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Brands, breeds, bright ideas – confirmation bias in action

Preventing pests and diseases from entering a property through biosecurity tactics will prevent their establishment and minimise the costs of managing them.
Photo: GRDC

In our daily lives, we are constantly bombarded with ideas and opinions via social media and everyday conversations offering us easy access to information­ – whether it is credible or not.

This constant stream of information makes it easy to identify and connect with people who agree with us, and to select particular news as evidence of what we want to hear to support an opinion.

This is confirmation bias in action – the tendency to seek out and agree with information that supports existing beliefs and ignore or discredit information that opposes them.

It is a learned, automatic reaction, either positive or negative. It is unconscious. It is an inevitable part of the culture we grow up in, and not something we choose.

Confirmation bias in action

Unconscious bias could also be working against us when it comes to bias in the choices we make. The most obvious examples of confirmation bias are expressions of opinions, beliefs and knowledge as fact, in areas such as politics, religion and sport.

In agriculture it is associated with a preference for certain brands, breeds, bright ideas and even accepting farming practices such as biosecurity. It is easy to disregard bias in decision-making if everything is seemingly working as it should for you and other farmers.

Science has proven that preventing pests and diseases from entering a property through numerous biosecurity tactics will prevent the establishment of pests and diseases and minimise the costs of managing them.

Some farmers choose to ignore science and follow tradition, gut feel, the crowd, a neighbour, an influencer or an expert’s blog, all based on so-called ‘evidence’ that supports the maintenance of existing beliefs and practices.

Some examples of where confirmation bias prevents you implementing biosecurity practices:

  • Inspecting and cleaning vehicles and machinery on and off a property is time-consuming and messy, so many farmers  decide not to do it. It is a proven method to stop the spread of pests and diseases and should never be ignored; and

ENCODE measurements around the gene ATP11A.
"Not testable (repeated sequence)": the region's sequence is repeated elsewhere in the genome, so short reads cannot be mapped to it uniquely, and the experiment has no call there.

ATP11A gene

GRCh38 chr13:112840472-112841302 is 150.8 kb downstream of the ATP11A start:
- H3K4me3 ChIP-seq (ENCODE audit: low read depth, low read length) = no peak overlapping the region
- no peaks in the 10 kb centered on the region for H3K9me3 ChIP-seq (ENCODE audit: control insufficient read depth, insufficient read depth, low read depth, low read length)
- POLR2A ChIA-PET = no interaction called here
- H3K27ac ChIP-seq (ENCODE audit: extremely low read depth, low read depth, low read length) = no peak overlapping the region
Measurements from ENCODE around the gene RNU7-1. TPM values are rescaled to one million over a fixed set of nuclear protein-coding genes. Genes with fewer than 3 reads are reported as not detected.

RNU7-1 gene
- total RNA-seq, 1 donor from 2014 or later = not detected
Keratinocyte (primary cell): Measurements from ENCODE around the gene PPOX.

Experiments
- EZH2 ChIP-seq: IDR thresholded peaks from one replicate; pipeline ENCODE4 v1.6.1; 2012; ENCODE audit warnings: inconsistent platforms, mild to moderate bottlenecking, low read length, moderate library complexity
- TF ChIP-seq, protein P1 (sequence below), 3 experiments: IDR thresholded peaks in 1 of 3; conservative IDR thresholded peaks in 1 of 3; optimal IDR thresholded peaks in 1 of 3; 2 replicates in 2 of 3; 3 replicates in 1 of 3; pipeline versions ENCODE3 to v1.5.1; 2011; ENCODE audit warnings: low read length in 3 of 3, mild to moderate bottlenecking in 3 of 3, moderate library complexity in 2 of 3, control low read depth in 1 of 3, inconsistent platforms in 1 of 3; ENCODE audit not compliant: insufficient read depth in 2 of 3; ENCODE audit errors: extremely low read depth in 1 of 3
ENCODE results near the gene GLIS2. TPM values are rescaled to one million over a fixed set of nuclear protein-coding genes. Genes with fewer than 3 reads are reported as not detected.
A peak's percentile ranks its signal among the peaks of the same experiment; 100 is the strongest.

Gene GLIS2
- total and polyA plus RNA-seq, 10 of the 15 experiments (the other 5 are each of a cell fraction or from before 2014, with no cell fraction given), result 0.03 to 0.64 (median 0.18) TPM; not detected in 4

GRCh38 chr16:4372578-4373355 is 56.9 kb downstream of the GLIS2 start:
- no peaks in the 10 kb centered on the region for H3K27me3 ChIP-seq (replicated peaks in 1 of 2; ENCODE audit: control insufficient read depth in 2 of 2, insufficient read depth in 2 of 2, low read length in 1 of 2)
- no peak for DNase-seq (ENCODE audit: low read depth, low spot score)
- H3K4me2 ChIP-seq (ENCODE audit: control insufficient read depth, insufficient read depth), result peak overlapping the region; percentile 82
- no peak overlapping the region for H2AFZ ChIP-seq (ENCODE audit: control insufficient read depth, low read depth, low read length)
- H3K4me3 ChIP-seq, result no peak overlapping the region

• If you do not have a weevil problem, you do not stop cleaning grain spills, storage and grain handling equipment, or stop using protectants and fumigants. As a precaution, these methods should always be part of your routine.

As farmers, it is important to interpret data accurately. Confirmation bias rears its ugly head more often than most of us would like to admit and may lead to costly mistakes.

Avoiding bias

There are several ways to resist built-in confirmation bias. Bias is likely to affect decision-making when made quickly or under pressure. We are less likely to act on bias when we slow down and control our thoughts, consciously overcoming first impressions and the biases that come with them.

Pause and write down the reasons for and against a decision. Test and research, and carefully consider the problem along with any long-term implications. If biosecurity protocols are part of farming practices, with an established vision-led plan, adopting and adhering to new or different biosecurity practices will be easier.

Handy tools to keep confirmation bias in check:

  • do not rely on opinions to make decisions – base them on scientific data;
  • do not ignore information simply because it conflicts with your current thinking;
  • listen to the perspectives and insights of those outside of your bubble, as they might have the necessary expertise;
  • do not stubbornly dig in on an issue. Find an expert who disagrees with you and listen to their strongest arguments;
  • consider the publication date of information and think about what the authors’ intentions are and their training or qualifications on the topic. Find other reliable sources of information to verify claims made; and
  • involve a devil’s advocate or an outsider to challenge your thinking on a topic.

Biosecurity recommendations are backed by rigorous, ongoing scientific research, but do involve mindset and practice change for implementation.

Even if others are not observing recommended biosecurity practices, it is important to clean down on and off paddocks, and to monitor grain storage for quality and insect control.

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